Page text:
Getting the local perspective when you travel

One of the greatest gifts you can receive as a traveler is the gift of hospitality.  The world over we were invited into the homes of locals, sometimes for a coffee, sometimes for a meal and still other times for a safe, warm place to rest.  In fact, spending time with locals played a huge role in our trip around the world.  Locals served as hosts, tour guides, drivers, advisors and more often than not travel companions. The kind of generosity and hospitality we experienced is far and beyond the greatest souvenir we could take home because it was authentic.  It was real.  It was a genuine experience.

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Bowl of Pho.
Photo Credit: Flickr user Michael Pittman

I remember being in Vietnam and getting into Ho Chi Minh City late in the day. We looked all over for a nice place to stay, settling in at a hotel that was modernly furnished in the heart of a tourist zone.  It was inexpensive and couldn’t have been more comfortable, but we walked for what seemed like forever looking for a restaurant that didn’t have a menu in English and tables full of Westerners.  Of course what we found was a small cart with little white stools around it. We had a delicious bowl of Pho, communicating with gestures and broken English with the proprietress.  It was delicious, but more than the food I remember her smile and her gesture for us to sit down.

These experiences happened to us all over the world, but they were more often than not the result of happenstance. Now of course, just a few years later, there are websites like Withlocals and even apps that will help you connect with locals.  From a home cooked meal to a cooking class with someone’s grandma and a local tour on the back of a motorbike exploring the countryside, the possibilities for authentic travel are expanding and that makes me excited to get back to exploring.

I’m looking forward to sharing the world with the twins.  Of going to places and having experiences that will share with them the amazing people and places that make up this world.  We had to wait until we were in our 20s to have those kinds of experiences, but with the opportunities that exist in travel today there’s no reason why they should have to wait.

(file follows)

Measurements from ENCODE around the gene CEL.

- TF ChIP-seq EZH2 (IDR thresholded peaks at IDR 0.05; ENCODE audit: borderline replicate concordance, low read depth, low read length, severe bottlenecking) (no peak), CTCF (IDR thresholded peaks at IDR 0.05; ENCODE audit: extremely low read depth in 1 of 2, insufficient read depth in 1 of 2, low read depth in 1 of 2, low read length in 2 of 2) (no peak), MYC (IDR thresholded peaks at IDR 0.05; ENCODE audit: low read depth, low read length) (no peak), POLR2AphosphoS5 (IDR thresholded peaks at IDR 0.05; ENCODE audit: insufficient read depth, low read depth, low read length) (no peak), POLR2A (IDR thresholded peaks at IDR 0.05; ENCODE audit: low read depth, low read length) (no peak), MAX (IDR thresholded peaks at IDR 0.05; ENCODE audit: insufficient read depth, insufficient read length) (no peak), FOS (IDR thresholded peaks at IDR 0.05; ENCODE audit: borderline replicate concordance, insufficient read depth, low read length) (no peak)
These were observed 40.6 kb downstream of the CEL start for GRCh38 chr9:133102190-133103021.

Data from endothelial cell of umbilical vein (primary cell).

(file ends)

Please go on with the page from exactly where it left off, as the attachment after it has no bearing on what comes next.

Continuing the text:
Let’s just hope the girls master the art of chop sticks soon, I don’t want to see them attempting Pho with their hands!

Choosing the Right Backpack

When people think about choosing the backpack they need for their travel they often have a preconceived notion based on what they’ve seen other people use.  Obviously, it’s always best to choose the right pack for you, but even more important is to choose the right pack for what you’re going to be doing.  Most large backpacks are really made for camping and hiking, true backpacking, when it comes to travel you needs will likely be different.  Let’s first take a look at what the traditional backpacker needs to look at for taking a hike, and how that changes for the traveler.

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Knowing how you’ll use your pack is important

For the backcountry backpacker Size and Fit are the most important factors.  These are important for the traveler as well, but differ in a few specific ways:

·         Size.  When a hiker is going into the backcountry, he or she needs to ‘pack in’ all their own food as well as a cook-stove, tent and sleeping bag, and then all the other gear like clothing.  A traveler doesn’t need quite so much large equipment.  A backpacker might be looking at a 60L-80L outdoor rucksack, depending on the type of trip, while the traveler should be looking at 40L-60L.  (For our 21 months we had under 50L by the end)

·         Fit.  Have you ever met a traveler, who sleep in a hostel and takes a bus from city to city, who wears his pack for 8 hours a day while hiking over mountains?  No…me neither.  After making sure your pack fits all the gear you need to survive, making sure your back doesn’t fall apart at the end of the day is the next most important job of the backcountry backpackers pack.

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Size and fit are important considerations

For the traveler, the backpack game is different.  The traveler carries his or her pack far less time and over far fewer mountains.  The traveler should be concerned with comfort, yes, but that applies more to security and convenience than it does to size and fit.

·         Pockets.  Lots of different compartments helps to keep your life organized.  Remember, at home your milk is stored in your kitchen and your shoes are in your closet, keeping some semblance of organization is a plus.  Also, are you carrying a laptop or a tablet, you’ll probably want a sleeve against your back to keep this safe.